What is the meaning of ‘to badger someone’?

(V. Sashikanth, Mysore)

It means to pester someone. When you ‘badger someone into doing something’, you keep annoying or bothering the person till he becomes frustrated and agrees to do what you want him to.

*The children badgered their father into taking them to a movie.

The idiom comes from the cruel sport of badger baiting. In this game, dogs were turned loose on a badger, a furry animal placed in an empty barrel or a hole. When the vicious dogs managed to drag the frightened animal out, the hounds and the badger were separated. The injured animal was put back in the barrel or hole, and the cruel process was repeated several times till the poor badger had been ripped to pieces.

What is the difference between ‘mistrust’ and ‘distrust’?

(S. Kalamkar, Mumbai)

‘Distrust’ is the stronger of the two words. When you are certain that a person is dishonest and therefore cannot be relied upon, you ‘distrust’ him. Perhaps this individual has let you down or cheated you in the past. Maybe someone reliable has told you he is not to be trusted. When you ‘mistrust’ someone, it is not based on fact or experience. You feel rather uneasy about the individual; something inside you warns you not to trust the person. It’s a gut feeling that you have.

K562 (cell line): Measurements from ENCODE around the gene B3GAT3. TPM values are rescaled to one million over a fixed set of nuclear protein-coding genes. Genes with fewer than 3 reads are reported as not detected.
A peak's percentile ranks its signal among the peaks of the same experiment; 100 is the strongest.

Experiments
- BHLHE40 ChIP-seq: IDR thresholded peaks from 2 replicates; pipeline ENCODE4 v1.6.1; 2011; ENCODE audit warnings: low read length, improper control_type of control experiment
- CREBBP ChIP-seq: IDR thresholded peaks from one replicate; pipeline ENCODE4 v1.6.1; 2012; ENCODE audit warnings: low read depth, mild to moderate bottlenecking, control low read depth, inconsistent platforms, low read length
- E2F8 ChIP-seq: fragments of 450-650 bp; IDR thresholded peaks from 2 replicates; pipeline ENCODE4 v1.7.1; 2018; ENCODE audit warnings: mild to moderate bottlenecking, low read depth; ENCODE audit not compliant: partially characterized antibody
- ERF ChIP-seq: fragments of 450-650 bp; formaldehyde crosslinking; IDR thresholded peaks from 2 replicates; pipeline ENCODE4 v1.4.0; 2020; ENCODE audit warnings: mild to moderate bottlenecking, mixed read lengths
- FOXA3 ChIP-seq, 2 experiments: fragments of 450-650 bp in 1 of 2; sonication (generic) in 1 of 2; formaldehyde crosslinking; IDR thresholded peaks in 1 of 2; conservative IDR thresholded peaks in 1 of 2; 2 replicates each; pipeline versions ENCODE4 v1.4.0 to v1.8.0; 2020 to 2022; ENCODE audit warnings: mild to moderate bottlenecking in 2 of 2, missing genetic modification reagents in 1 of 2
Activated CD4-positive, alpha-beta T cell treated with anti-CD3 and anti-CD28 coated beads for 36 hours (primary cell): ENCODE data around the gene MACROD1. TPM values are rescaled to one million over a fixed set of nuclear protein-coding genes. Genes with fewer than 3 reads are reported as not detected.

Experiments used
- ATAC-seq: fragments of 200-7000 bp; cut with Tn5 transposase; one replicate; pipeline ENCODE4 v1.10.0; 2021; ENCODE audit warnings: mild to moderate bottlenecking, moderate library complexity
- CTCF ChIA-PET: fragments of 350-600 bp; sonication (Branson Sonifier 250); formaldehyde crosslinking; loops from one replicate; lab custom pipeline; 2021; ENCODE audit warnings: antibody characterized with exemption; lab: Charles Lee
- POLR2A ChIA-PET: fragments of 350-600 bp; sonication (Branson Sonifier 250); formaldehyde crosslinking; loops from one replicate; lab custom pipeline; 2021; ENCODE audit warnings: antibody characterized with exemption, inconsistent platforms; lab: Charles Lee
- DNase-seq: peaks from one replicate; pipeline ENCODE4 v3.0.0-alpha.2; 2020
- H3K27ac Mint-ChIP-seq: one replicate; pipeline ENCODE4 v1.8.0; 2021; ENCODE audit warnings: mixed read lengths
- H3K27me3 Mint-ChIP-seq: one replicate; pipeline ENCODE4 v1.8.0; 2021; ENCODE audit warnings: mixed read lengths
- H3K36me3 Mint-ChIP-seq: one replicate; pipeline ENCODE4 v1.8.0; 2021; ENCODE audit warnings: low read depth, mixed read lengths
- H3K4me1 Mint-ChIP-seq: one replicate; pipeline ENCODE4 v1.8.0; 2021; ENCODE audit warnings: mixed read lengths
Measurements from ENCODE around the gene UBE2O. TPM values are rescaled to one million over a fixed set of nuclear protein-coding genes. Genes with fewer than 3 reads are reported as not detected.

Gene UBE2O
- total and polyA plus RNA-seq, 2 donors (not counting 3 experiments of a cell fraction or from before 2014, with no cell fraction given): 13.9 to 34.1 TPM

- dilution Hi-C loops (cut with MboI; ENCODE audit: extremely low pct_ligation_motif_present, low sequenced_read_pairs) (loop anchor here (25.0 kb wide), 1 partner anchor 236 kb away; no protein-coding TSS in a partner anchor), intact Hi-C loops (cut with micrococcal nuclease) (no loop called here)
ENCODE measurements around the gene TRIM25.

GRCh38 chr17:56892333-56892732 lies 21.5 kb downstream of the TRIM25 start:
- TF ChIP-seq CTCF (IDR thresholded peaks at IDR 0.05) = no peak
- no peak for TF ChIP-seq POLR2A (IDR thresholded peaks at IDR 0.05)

*After last year’s fiasco, I have begun to distrust our leader’s judgment.

*I can’t put my finger on it, but I mistrust Abhay.

What is the meaning of ‘doyen’?

(Harish Kumar, Chennai)

The first syllable ‘doy’ rhymes with ‘toy’ and ‘boy’, while the ‘e’ sounds like the ‘a’ in ‘china’. The word is pronounced ‘DOY-en’ with the stress on the first syllable. The eldest or the senior most member of a group who is very knowledgeable about a subject or an area is usually referred to as a 'doyen'. Politicians frequently use the word when someone senior who has worked in a particular field for a long time dies.

*Around these parts, Amar is seen as the doyen of sports journalism.

The French word ‘doyen’ originally meant ‘commander of ten’. It is from this word that we get ‘dean’. Derived from the Latin ‘decanus’, a ‘dean’ was the ‘head of a group of ten monks in a monastery’.

How is the word ‘pusillanimous’ pronounced?

(Biju Kumar, Kollam)

The ‘pu’ rhymes with ‘few’, ‘due’ and ‘cue’. The ‘I’ in the second and fourth syllables sounds like the ‘I’ in ‘bit’, ‘hit’ and ‘kit’, and the ‘a’ is like the ‘a’ in ‘cat’ and ‘bat’. The word is pronounced ‘pyuu-si-LAN-i-mes’ with the stress on the third syllable. It comes from the Latin ‘pusillus’ meaning ‘weak’ and ‘animus’ meaning ‘courage’. A pusillanimous individual is a ‘scaredy cat’; he is a coward who gets pushed around by others, and is often too afraid to make his own decisions.

*The pusillanimous teacher did whatever the students told him to.

Is it okay to say, ‘He’s studying in overseas’?

(J.Harini, Thiruvananthapuram)

No, it is not. Words like ‘overseas’, ‘abroad’, ‘upstairs’ and ‘downstairs’ usually function as an adverb, and therefore are not preceded by ‘in’. We cannot say ‘in upstairs’, ‘in abroad’ or ‘in overseas’.

*My younger brother is studying upstairs/abroad/overseas.

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“To succeed in life, you need three things: a wishbone, a backbone and a funny bone.”Reba McEntire

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